Middle

It is Priestley's way of stating that his attitude is entirely wrong and that he does not agree with it at all. By interrupting him, it shows the audience that Birling's ideas are corrupt and we cannot believe they are plausible. When the new major character of the inspector is introduced into the play, it has a dramatic effect on the rest of the characters. Before the inspector arrives, the characters seem to be closely bonded, a secure family unit, but as soon as the doorbell sounds, they fall to pieces. At that moment, the characters are quite satisfied with themselves, pleased with their current social status and wealth, even Birling is "feeling contented, for once". The mood of the characters subsequently could not be more diverse, they panic, their dialogue suffers and none of the characters are certain what to say anymore, they are in a general state of perplexity. The character that suffers most from the introduction of the inspector is Birling himself, he goes from making extensive speeches about life and the world, to short statements and questions, which both in turn reflect the state of bewilderment he is in. Examples of this can be found when shortly before the arrival of the Inspector, Birling is talking of the old days and says, "They worked us hard in those days and kept us short of cash", but when he is aware of the Inspector now being present, he begins to sound worried, "An inspector? What sort of inspector?" At first Birling had full control over his family, he was the 'manager' so to speak, but when the inspector enters this superiority crumbles and Birling frantically attempts to regain this dominance. He tries to use his social status to control the situation but they are words falling on deaf ears. He uses all the possible solutions in which he feels the inspector may find intimidating, such as the fact he "was an alderman for years" and that he was "Lord Mayor two years ago". ...read more.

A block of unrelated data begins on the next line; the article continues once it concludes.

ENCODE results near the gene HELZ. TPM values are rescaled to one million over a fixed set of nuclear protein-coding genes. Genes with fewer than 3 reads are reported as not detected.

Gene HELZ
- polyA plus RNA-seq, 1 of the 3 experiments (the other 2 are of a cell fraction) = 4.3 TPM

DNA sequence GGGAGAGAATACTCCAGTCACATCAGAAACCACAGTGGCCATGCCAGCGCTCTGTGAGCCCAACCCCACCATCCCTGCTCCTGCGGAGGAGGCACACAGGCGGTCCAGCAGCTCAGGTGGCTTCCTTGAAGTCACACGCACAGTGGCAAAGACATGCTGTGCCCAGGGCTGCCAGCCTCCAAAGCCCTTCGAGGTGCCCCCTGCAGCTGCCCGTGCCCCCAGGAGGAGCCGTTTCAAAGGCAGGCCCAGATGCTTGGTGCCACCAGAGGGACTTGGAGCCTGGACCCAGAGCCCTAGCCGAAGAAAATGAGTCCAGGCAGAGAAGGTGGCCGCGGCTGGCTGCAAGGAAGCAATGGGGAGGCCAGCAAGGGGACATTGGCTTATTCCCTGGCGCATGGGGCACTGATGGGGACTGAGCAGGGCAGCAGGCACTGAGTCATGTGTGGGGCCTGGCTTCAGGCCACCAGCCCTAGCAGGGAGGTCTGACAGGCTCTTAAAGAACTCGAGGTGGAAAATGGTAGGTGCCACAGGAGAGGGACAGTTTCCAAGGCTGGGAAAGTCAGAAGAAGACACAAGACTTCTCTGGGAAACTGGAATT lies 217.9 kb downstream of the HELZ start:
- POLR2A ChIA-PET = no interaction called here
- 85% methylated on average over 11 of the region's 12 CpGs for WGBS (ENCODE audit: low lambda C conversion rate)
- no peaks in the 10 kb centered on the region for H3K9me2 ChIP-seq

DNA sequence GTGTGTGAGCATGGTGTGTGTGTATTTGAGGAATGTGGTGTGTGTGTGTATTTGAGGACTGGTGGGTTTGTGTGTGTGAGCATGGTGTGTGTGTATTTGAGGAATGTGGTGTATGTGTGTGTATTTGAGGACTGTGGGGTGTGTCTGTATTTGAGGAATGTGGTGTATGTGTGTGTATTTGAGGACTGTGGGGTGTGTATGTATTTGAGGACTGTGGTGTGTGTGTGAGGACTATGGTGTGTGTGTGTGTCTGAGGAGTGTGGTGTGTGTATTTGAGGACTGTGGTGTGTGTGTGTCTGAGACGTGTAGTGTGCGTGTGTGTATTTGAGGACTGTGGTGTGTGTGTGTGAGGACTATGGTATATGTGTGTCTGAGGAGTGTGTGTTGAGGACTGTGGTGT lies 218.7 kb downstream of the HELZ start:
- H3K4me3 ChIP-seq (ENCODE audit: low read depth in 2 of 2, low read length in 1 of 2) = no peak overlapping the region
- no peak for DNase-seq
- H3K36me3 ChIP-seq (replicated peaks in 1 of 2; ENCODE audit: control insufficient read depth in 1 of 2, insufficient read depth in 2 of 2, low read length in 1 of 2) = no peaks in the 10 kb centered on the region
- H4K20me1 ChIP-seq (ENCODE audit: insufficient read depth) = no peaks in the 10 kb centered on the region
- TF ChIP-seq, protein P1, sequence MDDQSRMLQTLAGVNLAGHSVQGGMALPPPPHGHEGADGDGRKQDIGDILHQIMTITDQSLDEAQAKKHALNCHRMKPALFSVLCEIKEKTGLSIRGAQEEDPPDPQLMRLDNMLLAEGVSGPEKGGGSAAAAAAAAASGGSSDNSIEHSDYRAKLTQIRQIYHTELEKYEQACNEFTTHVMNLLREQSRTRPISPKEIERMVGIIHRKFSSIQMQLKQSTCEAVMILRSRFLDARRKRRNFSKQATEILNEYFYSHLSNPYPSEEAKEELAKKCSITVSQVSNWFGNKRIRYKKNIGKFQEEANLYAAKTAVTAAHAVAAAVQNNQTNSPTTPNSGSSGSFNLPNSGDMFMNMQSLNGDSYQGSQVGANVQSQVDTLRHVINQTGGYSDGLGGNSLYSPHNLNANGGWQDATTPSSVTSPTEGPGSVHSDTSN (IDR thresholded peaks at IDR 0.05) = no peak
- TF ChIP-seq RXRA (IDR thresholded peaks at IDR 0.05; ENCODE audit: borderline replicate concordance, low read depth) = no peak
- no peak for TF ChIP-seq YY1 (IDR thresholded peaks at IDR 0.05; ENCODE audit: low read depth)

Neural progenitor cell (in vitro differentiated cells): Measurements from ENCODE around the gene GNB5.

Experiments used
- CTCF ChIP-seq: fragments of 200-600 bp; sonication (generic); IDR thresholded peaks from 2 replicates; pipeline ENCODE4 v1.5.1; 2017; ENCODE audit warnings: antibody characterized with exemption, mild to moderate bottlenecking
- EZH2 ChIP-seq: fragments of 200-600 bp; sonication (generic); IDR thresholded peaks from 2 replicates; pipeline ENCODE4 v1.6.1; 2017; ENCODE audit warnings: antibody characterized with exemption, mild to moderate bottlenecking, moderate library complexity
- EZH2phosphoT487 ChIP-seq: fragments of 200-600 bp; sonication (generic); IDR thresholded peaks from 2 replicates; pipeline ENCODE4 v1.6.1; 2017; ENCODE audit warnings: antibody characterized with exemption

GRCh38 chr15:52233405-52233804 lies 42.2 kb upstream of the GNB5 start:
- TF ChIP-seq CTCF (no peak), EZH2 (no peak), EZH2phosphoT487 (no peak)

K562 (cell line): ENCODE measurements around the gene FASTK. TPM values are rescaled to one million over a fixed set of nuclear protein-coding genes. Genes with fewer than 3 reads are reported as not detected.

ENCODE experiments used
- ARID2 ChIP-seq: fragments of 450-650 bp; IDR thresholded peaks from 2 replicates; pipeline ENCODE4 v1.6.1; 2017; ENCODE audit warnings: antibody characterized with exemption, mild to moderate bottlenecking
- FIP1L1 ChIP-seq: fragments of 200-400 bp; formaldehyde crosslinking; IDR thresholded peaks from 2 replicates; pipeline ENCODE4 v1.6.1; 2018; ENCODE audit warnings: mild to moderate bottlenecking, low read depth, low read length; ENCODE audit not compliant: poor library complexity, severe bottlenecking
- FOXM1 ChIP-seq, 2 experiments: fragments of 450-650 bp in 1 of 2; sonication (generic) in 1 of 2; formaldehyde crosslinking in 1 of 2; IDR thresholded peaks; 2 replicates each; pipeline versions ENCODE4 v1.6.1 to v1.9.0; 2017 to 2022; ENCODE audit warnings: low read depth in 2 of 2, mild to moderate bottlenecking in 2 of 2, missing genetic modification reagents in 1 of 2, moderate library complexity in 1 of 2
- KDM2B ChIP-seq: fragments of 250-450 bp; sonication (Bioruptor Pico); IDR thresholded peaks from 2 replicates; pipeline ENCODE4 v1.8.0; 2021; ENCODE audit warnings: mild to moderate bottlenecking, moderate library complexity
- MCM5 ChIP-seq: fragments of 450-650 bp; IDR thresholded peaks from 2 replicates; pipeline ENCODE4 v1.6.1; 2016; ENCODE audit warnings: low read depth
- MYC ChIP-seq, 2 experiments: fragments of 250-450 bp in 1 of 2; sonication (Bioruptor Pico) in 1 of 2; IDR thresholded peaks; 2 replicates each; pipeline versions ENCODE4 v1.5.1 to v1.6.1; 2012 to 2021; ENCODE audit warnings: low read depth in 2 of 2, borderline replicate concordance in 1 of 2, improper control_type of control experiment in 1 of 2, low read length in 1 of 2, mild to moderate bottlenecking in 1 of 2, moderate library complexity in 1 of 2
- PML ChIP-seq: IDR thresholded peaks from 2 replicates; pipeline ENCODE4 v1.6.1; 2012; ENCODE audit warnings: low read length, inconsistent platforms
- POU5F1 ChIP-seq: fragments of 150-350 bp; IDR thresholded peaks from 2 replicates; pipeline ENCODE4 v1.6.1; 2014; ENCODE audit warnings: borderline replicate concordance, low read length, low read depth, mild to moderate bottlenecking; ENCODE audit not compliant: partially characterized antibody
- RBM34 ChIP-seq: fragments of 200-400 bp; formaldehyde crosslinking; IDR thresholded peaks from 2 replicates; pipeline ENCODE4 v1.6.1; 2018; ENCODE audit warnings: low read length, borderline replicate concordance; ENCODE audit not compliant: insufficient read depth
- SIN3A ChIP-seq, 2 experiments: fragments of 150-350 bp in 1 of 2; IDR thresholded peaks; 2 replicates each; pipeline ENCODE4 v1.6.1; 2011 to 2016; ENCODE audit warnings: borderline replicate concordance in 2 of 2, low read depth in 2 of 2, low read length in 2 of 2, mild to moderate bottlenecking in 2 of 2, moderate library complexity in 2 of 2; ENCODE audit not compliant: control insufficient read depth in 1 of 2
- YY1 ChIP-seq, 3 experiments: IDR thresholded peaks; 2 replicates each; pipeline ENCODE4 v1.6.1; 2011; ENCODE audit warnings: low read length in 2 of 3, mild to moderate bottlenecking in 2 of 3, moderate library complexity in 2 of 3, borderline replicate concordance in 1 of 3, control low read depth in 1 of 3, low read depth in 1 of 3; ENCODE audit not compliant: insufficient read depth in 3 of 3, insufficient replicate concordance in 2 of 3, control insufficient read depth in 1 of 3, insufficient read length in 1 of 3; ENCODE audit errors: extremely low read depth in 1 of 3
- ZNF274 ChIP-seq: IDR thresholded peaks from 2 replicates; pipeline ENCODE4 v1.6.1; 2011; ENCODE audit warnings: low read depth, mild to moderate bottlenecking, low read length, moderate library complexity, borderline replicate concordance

Conclusion

When she realises her part in the death of Eva Smith she is full of remorse and penitence. She is the only one that learns from the death and changes for the better. All of the other characters seem to be either in self-denial or are too interested in what is going to happen to them and how it will effect their reputation etc. then they are in the fact they played a part in the girl's suicide. Priestley uses many methods to interest and involve the audience. He uses dramatic irony to interest the audience because he knows they understand that Birling's thoughts and ideas are nonsense, and so are found to be ironic. In addition, he plays on the fact that the audience have the use of hindsight that links to Priestley's use of dramatic irony. The audience know that Birling is wrong in what he says and it shows them to not trust his thoughts and feelings later in the play. Another method Priestley uses, is the role of the inspector within the play, Priestley reveals his concerns through the inspector and uses him to teach the Birling's a lesson in the right way in which to live. The end of the play suggests that the interrogation of the Birling's will continue in a vicious circle until they eventually learn their lesson. I believe that Priestley is trying to get across the message of responsibility, and the fact that we all need to accept responsibility for our own actions because in the long term they not only affect us, but also the people around us. He conveys this message throughout Act One by using many dramatic devices, including making fun of Birling's Edwardian beliefs and airing his own Socialist views through the role of the Inspector. This message is still relevant today because it does not matter, what time period you live in, your actions always have a ripple effect on other people and it would be selfish not to consider others when contemplating doing something which may affect the lives of others in the short or the long term. ...read more.